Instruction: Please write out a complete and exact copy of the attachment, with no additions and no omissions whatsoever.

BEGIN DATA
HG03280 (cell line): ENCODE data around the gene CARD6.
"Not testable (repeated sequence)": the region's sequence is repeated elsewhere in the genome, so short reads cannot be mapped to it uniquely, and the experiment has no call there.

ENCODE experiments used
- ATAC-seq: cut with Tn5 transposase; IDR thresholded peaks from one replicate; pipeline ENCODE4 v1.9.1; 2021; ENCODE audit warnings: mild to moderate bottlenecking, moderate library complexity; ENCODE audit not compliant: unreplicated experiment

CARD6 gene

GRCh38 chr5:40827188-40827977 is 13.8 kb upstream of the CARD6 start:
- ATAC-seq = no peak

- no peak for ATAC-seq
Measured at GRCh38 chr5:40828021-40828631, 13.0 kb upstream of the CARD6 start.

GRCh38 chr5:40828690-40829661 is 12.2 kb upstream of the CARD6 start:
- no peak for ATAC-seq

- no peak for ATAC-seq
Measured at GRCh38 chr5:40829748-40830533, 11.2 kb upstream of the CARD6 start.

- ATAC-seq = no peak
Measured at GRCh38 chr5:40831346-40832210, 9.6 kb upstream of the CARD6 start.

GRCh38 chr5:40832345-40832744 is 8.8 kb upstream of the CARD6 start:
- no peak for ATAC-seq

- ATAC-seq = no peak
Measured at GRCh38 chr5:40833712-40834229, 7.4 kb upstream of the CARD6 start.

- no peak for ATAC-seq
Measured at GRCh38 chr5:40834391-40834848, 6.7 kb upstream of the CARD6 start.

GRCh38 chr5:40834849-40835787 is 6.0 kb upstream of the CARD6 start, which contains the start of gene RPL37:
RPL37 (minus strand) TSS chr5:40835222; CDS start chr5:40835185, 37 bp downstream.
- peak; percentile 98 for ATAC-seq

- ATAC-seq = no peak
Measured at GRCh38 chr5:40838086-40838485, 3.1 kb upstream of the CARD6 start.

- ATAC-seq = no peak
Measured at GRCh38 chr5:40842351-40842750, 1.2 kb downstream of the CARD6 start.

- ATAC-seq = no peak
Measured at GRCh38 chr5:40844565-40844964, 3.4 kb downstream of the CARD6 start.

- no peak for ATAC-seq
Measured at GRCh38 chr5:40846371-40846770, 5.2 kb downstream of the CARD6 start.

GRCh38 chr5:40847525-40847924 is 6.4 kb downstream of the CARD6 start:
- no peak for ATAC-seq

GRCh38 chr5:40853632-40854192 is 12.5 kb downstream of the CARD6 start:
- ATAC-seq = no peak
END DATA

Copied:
HG03280 (cell line): ENCODE data around the gene CARD6.
"Not testable (repeated sequence)": the region's sequence is repeated elsewhere in the genome, so short reads cannot be mapped to it uniquely, and the experiment has no call there.

ENCODE experiments used
- ATAC-seq: cut with Tn5 transposase; IDR thresholded peaks from one replicate; pipeline ENCODE4 v1.9.1; 2021; ENCODE audit warnings: mild to moderate bottlenecking, moderate library complexity; ENCODE audit not compliant: unreplicated experiment

CARD6 gene

GRCh38 chr5:40827188-40827977 is 13.8 kb upstream of the CARD6 start:
- ATAC-seq = no peak

- no peak for ATAC-seq
Measured at GRCh38 chr5:40828021-40828631, 13.0 kb upstream of the CARD6 start.

GRCh38 chr5:40828690-40829661 is 12.2 kb upstream of the CARD6 start:
- no peak for ATAC-seq

- no peak for ATAC-seq
Measured at GRCh38 chr5:40829748-40830533, 11.2 kb upstream of the CARD6 start.

- ATAC-seq = no peak
Measured at GRCh38 chr5:40831346-40832210, 9.6 kb upstream of the CARD6 start.

GRCh38 chr5:40832345-40832744 is 8.8 kb upstream of the CARD6 start:
- no peak for ATAC-seq

- ATAC-seq = no peak
Measured at GRCh38 chr5:40833712-40834229, 7.4 kb upstream of the CARD6 start.

- no peak for ATAC-seq
Measured at GRCh38 chr5:40834391-40834848, 6.7 kb upstream of the CARD6 start.

GRCh38 chr5:40834849-40835787 is 6.0 kb upstream of the CARD6 start, which contains the start of gene RPL37:
RPL37 (minus strand) TSS chr5:40835222; CDS start chr5:40835185, 37 bp downstream.
- peak; percentile 98 for ATAC-seq

- ATAC-seq = no peak
Measured at GRCh38 chr5:40838086-40838485, 3.1 kb upstream of the CARD6 start.

- ATAC-seq = no peak
Measured at GRCh38 chr5:40842351-40842750, 1.2 kb downstream of the CARD6 start.

- ATAC-seq = no peak
Measured at GRCh38 chr5:40844565-40844964, 3.4 kb downstream of the CARD6 start.

- no peak for ATAC-seq
Measured at GRCh38 chr5:40846371-40846770, 5.2 kb downstream of the CARD6 start.

GRCh38 chr5:40847525-40847924 is 6.4 kb downstream of the CARD6 start:
- no peak for ATAC-seq

GRCh38 chr5:40853632-40854192 is 12.5 kb downstream of the CARD6 start:
- ATAC-seq = no peak